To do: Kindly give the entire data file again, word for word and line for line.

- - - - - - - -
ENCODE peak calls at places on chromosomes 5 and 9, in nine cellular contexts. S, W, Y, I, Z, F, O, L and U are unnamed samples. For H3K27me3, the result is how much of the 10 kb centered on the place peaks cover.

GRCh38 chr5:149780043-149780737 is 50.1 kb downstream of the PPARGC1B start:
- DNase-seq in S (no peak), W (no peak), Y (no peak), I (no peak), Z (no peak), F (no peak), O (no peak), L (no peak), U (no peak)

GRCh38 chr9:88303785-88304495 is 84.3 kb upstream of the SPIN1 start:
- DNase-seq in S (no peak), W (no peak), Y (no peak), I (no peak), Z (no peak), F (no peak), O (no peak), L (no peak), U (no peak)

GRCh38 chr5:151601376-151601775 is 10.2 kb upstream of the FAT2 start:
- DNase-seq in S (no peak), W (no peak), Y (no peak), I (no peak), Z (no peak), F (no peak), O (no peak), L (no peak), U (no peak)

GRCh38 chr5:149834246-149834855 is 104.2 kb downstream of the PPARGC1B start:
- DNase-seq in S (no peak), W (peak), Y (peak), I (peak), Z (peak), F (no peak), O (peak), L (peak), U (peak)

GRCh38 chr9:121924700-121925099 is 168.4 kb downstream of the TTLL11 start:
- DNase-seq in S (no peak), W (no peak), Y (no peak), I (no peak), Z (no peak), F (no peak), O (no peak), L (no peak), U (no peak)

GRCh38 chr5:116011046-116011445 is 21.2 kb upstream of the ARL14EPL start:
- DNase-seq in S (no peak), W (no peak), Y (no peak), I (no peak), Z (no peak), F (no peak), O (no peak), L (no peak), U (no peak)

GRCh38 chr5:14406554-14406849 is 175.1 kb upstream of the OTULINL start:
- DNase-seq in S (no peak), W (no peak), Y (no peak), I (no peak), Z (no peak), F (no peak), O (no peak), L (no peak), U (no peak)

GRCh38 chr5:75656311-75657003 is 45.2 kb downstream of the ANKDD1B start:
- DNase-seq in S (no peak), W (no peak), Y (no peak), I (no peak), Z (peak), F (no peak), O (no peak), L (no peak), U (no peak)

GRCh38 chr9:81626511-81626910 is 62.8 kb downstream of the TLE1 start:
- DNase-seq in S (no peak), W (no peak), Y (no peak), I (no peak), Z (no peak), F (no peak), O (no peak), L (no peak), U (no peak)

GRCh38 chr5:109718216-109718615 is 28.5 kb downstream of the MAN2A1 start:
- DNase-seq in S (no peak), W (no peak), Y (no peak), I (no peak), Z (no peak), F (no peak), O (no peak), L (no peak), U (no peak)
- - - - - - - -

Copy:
ENCODE peak calls at places on chromosomes 5 and 9, in nine cellular contexts. S, W, Y, I, Z, F, O, L and U are unnamed samples. For H3K27me3, the result is how much of the 10 kb centered on the place peaks cover.

GRCh38 chr5:149780043-149780737 is 50.1 kb downstream of the PPARGC1B start:
- DNase-seq in S (no peak), W (no peak), Y (no peak), I (no peak), Z (no peak), F (no peak), O (no peak), L (no peak), U (no peak)

GRCh38 chr9:88303785-88304495 is 84.3 kb upstream of the SPIN1 start:
- DNase-seq in S (no peak), W (no peak), Y (no peak), I (no peak), Z (no peak), F (no peak), O (no peak), L (no peak), U (no peak)

GRCh38 chr5:151601376-151601775 is 10.2 kb upstream of the FAT2 start:
- DNase-seq in S (no peak), W (no peak), Y (no peak), I (no peak), Z (no peak), F (no peak), O (no peak), L (no peak), U (no peak)

GRCh38 chr5:149834246-149834855 is 104.2 kb downstream of the PPARGC1B start:
- DNase-seq in S (no peak), W (peak), Y (peak), I (peak), Z (peak), F (no peak), O (peak), L (peak), U (peak)

GRCh38 chr9:121924700-121925099 is 168.4 kb downstream of the TTLL11 start:
- DNase-seq in S (no peak), W (no peak), Y (no peak), I (no peak), Z (no peak), F (no peak), O (no peak), L (no peak), U (no peak)

GRCh38 chr5:116011046-116011445 is 21.2 kb upstream of the ARL14EPL start:
- DNase-seq in S (no peak), W (no peak), Y (no peak), I (no peak), Z (no peak), F (no peak), O (no peak), L (no peak), U (no peak)

GRCh38 chr5:14406554-14406849 is 175.1 kb upstream of the OTULINL start:
- DNase-seq in S (no peak), W (no peak), Y (no peak), I (no peak), Z (no peak), F (no peak), O (no peak), L (no peak), U (no peak)

GRCh38 chr5:75656311-75657003 is 45.2 kb downstream of the ANKDD1B start:
- DNase-seq in S (no peak), W (no peak), Y (no peak), I (no peak), Z (peak), F (no peak), O (no peak), L (no peak), U (no peak)

GRCh38 chr9:81626511-81626910 is 62.8 kb downstream of the TLE1 start:
- DNase-seq in S (no peak), W (no peak), Y (no peak), I (no peak), Z (no peak), F (no peak), O (no peak), L (no peak), U (no peak)

GRCh38 chr5:109718216-109718615 is 28.5 kb downstream of the MAN2A1 start:
- DNase-seq in S (no peak), W (no peak), Y (no peak), I (no peak), Z (no peak), F (no peak), O (no peak), L (no peak), U (no peak)